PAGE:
Newspaper article St Louis Post-Dispatch (MO)

Why All the Uproar over Joycelyn Elders' Drug Remarks?

Newspaper article St Louis Post-Dispatch (MO)

Why All the Uproar over Joycelyn Elders' Drug Remarks?

Article excerpt

The mild hysteria that greeted Surgeon General Joycelyn Elders' remarks about "legalizing" illicit drugs shows, again, that no major issue drives us crazier. By which I don't mean that abandoning criminal sanctions would necessarily be saner than fighting the "war on drugs" more vigorously. Only that we're emoting, not thinking.

In her National Press Club talk, Elders mused that a new approach to drug control would be worth studying because "some of the countries that have legalized drugs . . . have shown that there has been a reduction in their crime rate." That is undeniable; and the reason is obvious.

The national prohibition of alcoholic beverages by the 18th amendment (1919-33), the closest historical precedent, greatly increased the rewards of lawbreaking. Prohibition grafted a crime problem upon the eternal problem of intemperance. Mobsterism, bootlegging, the bribery of cops and courts, tax evasion, spreading contempt for an unenforceable law followed - such ills as are now attending the "war on drugs."

Though such strong men as Sen. Bob Dole grew faint over the surgeon general's hypothetical remarks, she is hardly the first serious person to note that the violence fostered by the black market in drugs constitutes a growing public health problem.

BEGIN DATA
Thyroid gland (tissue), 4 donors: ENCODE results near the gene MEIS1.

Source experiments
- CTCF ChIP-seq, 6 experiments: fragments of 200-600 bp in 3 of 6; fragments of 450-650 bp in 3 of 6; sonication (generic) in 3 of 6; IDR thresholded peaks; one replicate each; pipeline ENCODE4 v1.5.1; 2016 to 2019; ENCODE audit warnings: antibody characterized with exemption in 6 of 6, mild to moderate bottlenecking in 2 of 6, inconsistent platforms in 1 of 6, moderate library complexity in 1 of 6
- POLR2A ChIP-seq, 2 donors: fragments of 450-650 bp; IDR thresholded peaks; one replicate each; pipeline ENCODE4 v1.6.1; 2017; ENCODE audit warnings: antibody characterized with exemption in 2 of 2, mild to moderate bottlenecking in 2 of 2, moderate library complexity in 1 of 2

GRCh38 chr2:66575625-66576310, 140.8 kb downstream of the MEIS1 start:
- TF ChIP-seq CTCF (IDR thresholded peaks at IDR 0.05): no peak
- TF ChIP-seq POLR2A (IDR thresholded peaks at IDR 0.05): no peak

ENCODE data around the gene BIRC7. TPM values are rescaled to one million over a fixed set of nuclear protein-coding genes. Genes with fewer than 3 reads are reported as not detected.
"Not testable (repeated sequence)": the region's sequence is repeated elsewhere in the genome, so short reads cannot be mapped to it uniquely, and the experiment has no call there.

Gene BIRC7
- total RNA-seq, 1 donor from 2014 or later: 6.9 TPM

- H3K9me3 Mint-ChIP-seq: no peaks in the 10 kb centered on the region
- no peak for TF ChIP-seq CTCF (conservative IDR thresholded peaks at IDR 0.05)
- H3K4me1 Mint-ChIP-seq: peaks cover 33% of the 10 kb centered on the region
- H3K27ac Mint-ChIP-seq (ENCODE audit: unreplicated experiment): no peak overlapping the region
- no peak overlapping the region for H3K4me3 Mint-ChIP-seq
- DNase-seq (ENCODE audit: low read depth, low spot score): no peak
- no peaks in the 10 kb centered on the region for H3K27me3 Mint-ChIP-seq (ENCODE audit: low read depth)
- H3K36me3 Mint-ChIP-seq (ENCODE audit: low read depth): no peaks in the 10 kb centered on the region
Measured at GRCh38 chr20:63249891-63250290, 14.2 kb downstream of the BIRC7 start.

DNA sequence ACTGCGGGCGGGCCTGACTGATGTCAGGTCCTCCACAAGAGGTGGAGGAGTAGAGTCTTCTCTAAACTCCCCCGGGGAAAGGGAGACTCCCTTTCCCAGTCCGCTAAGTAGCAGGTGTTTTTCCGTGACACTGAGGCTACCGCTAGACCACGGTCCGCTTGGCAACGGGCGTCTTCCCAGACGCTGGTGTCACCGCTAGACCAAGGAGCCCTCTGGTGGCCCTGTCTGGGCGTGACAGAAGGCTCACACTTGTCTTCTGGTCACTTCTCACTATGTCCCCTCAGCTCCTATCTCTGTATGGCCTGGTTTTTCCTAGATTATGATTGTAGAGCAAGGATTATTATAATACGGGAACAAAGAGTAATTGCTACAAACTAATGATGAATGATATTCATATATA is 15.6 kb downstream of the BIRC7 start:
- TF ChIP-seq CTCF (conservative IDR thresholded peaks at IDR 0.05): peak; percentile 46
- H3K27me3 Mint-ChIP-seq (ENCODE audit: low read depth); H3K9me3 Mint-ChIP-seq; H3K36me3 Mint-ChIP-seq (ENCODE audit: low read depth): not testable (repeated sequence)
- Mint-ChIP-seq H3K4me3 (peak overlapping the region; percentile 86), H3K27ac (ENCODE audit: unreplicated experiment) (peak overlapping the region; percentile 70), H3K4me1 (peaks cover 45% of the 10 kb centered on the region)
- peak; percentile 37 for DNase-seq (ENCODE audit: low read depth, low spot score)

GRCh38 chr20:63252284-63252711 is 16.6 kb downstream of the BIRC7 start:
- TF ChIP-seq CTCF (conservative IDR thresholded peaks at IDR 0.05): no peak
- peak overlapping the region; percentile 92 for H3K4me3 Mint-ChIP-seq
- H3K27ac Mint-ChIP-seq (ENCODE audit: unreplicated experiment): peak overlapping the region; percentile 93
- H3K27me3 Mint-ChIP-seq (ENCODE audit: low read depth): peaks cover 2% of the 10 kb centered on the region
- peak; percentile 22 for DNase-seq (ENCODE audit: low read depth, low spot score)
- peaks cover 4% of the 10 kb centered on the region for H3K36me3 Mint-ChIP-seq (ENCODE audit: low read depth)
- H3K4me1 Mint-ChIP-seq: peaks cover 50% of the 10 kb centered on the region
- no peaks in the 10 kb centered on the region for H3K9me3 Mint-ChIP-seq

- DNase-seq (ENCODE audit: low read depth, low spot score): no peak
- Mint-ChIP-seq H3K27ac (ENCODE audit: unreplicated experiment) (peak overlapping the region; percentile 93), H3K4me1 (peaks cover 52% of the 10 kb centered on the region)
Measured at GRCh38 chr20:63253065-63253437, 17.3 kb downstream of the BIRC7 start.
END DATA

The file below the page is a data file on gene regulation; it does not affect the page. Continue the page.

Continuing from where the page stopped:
More than a decade of the latter-day "war on drugs" has seen hundreds of millions of dollars spent in the attempt to defeat addiction by punishing addicts, and to suppress the drug traffic by interdiction. Yet there has been no reduction of supply and the street price of banned drugs has fallen. The black market flourishes, with all its hideous side effects. These unintended effects are not in dispute. It is the conclusions to be drawn from them that are at issue.

Supporters of present drug policy, of whom a vociferous but unpersuasive example is Rep. Charles Rangel of New York, claim that the "war" is failing because it is feebly fought. I am reminded of a similar argument a quarter century ago that the U.S. policy in Vietnam was failing for the same reason - that more of everything would win the war. There was more, but it didn't bring victory. One British critic of the war policy turned out to be right when he said: "Every time the United States doubles the effort in Vietnam, it squares the error. …

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